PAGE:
Sodium | Calcium pump| Uniport | symport | antiport - Gafacom (For health. For knowledge)

Sodium | Calcium pump| Uniport | symport | antiport

For instance, suppose the sugar glucose is more concentrated inside of a cell than outside. If the cell needs more sugar in to meet its metabolic needs, how can it get that sugar in?
Here, the cell can't import glucose for free using diffusion, because the natural tendency of the glucose will be to diffuse out rather than flowing in. Instead, the cell must bring in more glucose molecules via active transport. In active transport, unlike passive transport, the cell expends energy (for example, in the form of ATP) to move a substance against its concentration gradient.

The salient features of active transport are: 

  • This form of transport requires energy. About 40% of the total energy expenditure in a cell is used for the active transport system.
  • The active transport is unidirectional. 
  • It requires specialized integral proteins called transporters. 
  • The transport system is saturated at higher concentrations of solutes. e. The transporters are susceptible to inhibition by specific organic or inorganic compounds.
It is the best example for active transport. Cell has low intracellular sodium; but concentration of potassium inside the cell is very high.


Sodium Pump

It is the best example for active transport. Cell has low intracellular sodium; but concentration of potassium inside the cell is very high. This is maintained by the sodium–potassium activated ATPase, generally called as sodium pump. The ATPase is an integral protein of the membrane. It has binding sites for ATP and sodium on the inner side and the potassium binding site is located outside the membrane. It is made up of two pairs of unequal subunits α2 β2. Both subunits of the pump (alpha and beta) span the whole thickness of membrane.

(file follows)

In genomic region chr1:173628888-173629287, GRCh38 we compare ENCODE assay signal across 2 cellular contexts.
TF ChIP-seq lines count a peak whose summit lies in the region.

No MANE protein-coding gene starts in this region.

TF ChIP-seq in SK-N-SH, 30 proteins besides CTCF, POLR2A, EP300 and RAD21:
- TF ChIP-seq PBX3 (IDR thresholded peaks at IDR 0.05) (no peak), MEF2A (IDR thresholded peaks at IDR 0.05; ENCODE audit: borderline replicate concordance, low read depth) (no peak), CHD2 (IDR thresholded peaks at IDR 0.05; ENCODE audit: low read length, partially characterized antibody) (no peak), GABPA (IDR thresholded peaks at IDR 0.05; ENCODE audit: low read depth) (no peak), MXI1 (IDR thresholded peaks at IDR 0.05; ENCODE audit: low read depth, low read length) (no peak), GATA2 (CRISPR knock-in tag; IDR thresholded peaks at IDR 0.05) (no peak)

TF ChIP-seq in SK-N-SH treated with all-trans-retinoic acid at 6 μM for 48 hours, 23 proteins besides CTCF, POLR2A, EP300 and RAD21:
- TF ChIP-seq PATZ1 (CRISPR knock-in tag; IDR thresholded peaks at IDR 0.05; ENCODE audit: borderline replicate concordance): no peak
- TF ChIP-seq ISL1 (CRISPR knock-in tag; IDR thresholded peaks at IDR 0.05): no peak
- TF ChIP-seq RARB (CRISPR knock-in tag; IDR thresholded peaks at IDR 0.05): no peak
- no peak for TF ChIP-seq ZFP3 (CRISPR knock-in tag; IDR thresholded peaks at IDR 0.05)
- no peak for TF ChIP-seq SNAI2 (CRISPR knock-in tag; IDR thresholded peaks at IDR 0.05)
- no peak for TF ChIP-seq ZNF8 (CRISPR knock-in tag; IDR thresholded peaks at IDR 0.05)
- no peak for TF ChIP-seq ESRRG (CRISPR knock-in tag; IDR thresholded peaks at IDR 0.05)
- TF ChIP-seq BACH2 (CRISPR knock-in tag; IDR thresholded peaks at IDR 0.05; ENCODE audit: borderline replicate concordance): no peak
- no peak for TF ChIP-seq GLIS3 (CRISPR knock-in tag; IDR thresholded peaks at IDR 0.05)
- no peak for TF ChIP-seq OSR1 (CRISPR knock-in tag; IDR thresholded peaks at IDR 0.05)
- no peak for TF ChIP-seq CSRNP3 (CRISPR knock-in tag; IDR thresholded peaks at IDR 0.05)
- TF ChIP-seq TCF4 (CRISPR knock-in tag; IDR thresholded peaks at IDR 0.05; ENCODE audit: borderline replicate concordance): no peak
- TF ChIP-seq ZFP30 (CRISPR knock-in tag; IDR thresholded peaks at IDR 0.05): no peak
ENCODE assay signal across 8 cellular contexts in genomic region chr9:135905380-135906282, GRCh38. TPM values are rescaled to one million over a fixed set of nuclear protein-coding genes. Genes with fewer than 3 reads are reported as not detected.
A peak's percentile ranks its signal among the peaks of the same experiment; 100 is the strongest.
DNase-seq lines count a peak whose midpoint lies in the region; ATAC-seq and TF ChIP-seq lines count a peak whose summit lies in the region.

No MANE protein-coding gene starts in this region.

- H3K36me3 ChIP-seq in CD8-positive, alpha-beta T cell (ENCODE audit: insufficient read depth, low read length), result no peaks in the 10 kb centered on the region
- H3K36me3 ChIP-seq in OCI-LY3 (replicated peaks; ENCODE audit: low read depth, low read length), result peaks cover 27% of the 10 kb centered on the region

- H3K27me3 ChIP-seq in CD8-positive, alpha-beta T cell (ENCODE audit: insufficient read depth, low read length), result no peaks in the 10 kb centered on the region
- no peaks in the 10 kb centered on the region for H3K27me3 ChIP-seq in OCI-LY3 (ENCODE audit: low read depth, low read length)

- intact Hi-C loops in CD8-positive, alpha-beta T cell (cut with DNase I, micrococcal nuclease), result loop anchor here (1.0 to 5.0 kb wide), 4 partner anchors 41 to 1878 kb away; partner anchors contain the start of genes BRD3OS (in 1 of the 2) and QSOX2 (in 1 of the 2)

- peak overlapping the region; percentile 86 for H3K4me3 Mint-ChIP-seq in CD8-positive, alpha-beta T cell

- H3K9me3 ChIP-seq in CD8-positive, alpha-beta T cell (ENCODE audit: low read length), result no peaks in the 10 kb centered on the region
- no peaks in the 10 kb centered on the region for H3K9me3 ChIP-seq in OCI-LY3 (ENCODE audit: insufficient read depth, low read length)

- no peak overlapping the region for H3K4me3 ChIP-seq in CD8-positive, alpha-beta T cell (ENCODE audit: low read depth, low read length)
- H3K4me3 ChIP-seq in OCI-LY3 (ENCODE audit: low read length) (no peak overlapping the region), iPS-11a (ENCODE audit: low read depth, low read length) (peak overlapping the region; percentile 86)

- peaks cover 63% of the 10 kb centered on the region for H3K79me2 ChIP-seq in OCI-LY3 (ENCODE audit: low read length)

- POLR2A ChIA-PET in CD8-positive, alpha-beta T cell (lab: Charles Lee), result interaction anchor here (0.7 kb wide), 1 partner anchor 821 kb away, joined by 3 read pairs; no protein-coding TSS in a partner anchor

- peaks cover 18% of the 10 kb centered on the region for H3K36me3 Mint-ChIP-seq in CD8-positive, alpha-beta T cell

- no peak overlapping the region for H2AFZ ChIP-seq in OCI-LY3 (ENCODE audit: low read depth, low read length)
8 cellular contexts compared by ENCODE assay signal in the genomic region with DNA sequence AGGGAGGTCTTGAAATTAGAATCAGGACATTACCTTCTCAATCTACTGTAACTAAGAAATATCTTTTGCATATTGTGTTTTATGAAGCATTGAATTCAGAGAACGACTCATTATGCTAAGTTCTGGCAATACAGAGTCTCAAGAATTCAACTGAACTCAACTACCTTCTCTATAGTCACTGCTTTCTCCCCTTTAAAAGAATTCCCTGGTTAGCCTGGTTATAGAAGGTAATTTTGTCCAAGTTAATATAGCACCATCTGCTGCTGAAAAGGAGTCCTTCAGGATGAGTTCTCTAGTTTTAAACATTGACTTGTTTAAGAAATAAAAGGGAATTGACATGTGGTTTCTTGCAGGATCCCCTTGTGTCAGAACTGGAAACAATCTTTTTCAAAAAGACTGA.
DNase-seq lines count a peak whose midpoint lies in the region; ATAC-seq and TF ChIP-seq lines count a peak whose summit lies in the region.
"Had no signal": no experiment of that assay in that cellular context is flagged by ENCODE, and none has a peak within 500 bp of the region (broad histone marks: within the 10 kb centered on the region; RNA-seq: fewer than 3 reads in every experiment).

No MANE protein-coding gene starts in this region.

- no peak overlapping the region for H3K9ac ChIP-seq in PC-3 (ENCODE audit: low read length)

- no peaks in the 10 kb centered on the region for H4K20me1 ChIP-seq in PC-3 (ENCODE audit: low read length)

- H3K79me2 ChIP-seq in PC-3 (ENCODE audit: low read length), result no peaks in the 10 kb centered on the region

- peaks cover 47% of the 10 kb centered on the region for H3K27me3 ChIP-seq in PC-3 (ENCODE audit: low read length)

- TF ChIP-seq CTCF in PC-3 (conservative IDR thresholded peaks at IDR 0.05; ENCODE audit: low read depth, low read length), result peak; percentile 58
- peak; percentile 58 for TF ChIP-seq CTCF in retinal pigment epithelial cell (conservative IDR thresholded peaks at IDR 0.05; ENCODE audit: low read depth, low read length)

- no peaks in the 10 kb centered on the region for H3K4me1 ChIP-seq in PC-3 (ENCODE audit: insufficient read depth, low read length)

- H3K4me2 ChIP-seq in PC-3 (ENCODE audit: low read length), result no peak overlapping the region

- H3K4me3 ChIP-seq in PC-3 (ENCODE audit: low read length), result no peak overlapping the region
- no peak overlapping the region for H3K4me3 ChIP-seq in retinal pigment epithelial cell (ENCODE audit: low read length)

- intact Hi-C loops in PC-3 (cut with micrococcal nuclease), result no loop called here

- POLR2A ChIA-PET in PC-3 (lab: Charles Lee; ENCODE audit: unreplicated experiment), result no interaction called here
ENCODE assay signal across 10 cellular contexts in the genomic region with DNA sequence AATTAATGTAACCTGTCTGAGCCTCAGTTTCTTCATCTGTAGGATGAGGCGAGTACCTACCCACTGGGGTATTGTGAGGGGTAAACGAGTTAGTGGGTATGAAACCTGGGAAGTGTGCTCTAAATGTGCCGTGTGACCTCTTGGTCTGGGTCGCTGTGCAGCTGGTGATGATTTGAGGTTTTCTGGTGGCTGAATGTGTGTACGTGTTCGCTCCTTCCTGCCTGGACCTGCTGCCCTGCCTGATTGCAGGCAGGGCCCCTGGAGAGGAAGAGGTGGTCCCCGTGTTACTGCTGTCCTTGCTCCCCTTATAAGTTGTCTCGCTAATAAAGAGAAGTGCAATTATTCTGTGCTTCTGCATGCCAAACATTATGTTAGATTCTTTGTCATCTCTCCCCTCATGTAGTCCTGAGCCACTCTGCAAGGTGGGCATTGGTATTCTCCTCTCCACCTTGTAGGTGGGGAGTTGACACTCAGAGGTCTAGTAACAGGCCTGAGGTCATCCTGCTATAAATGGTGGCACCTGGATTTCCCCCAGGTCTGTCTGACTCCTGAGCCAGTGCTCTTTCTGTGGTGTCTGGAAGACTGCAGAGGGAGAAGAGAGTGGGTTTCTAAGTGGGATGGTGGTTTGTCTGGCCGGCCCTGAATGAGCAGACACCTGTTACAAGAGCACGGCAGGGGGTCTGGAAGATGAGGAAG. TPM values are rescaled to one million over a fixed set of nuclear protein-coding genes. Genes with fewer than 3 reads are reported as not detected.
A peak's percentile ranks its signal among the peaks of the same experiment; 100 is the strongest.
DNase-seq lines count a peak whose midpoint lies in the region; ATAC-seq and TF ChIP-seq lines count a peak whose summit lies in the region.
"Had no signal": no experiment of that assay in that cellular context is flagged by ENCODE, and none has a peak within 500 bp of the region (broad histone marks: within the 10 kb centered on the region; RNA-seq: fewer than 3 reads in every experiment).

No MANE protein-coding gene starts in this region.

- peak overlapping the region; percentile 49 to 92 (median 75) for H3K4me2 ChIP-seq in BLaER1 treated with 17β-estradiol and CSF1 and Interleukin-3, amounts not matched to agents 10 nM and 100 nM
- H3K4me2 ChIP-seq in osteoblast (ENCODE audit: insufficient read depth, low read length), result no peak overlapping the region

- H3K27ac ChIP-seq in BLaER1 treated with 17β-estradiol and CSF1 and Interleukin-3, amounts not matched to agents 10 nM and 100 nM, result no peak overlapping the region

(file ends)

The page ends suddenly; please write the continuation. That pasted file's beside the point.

Calcium Pump

An ATP dependent calcium pump also functions to regulate muscle contraction. A specialized membrane system called sarcoplasmic reticulum is found in skeletal muscles which regulates the Ca++ concentration around muscle fibers. In resting muscle the concentration of Ca++ around muscle fibers is low. But stimulation by a nerve impulse results in a sudden release of large amounts of Ca++. This would trigger muscle contraction. The function of calcium pump is to remove cytosolic calcium and maintain lowcytosolic concentration, so that muscle can receive the next signal. For each ATP hydrolysed, 2Ca++ ions are transported.

Uniport, Symport and Antiport

Transport systems are classified as uniport, symport and antiport systems.
Uniport system carries single solute across the membrane, e.g. glucose transporter in most of the cells. Calcium pump is another example.

If the transfer of one molecule depends on simultaneous or sequential transfer of another molecule, it is called co-transport system. The active transport may be coupled with energy indirectly. Here, movement of the substance against a concentration gradient is coupled with movement of a second substance down the concentration gradient; the second molecule being already concentrated within the cell by an energy requiring process.

The co-transport system may either be a symport or an antiport. In symport, the transporter carries two solutes in the same direction across the membrane, e.g. sodium dependent glucose transporter. Phlorhizin, an inhibitor of sodium-dependent co-transport of glucose, especially in the proximal convoluted tubules of kidney, produces renal damage and results in renal glycosuria. Amino acid transport is another example for symport.

The antiport system carries two solutes or ions in opposite direction, e.g. sodium pump or chloride-bicarbonate exchange in RBC.

Secretory Vesicles and Exocytosis

Sodium | Calcium pump| Uniport | symport | antiport Sodium | Calcium pump| Uniport | symport | antiport Reviewed by gafacom on September 07, 2019 Rating: 5

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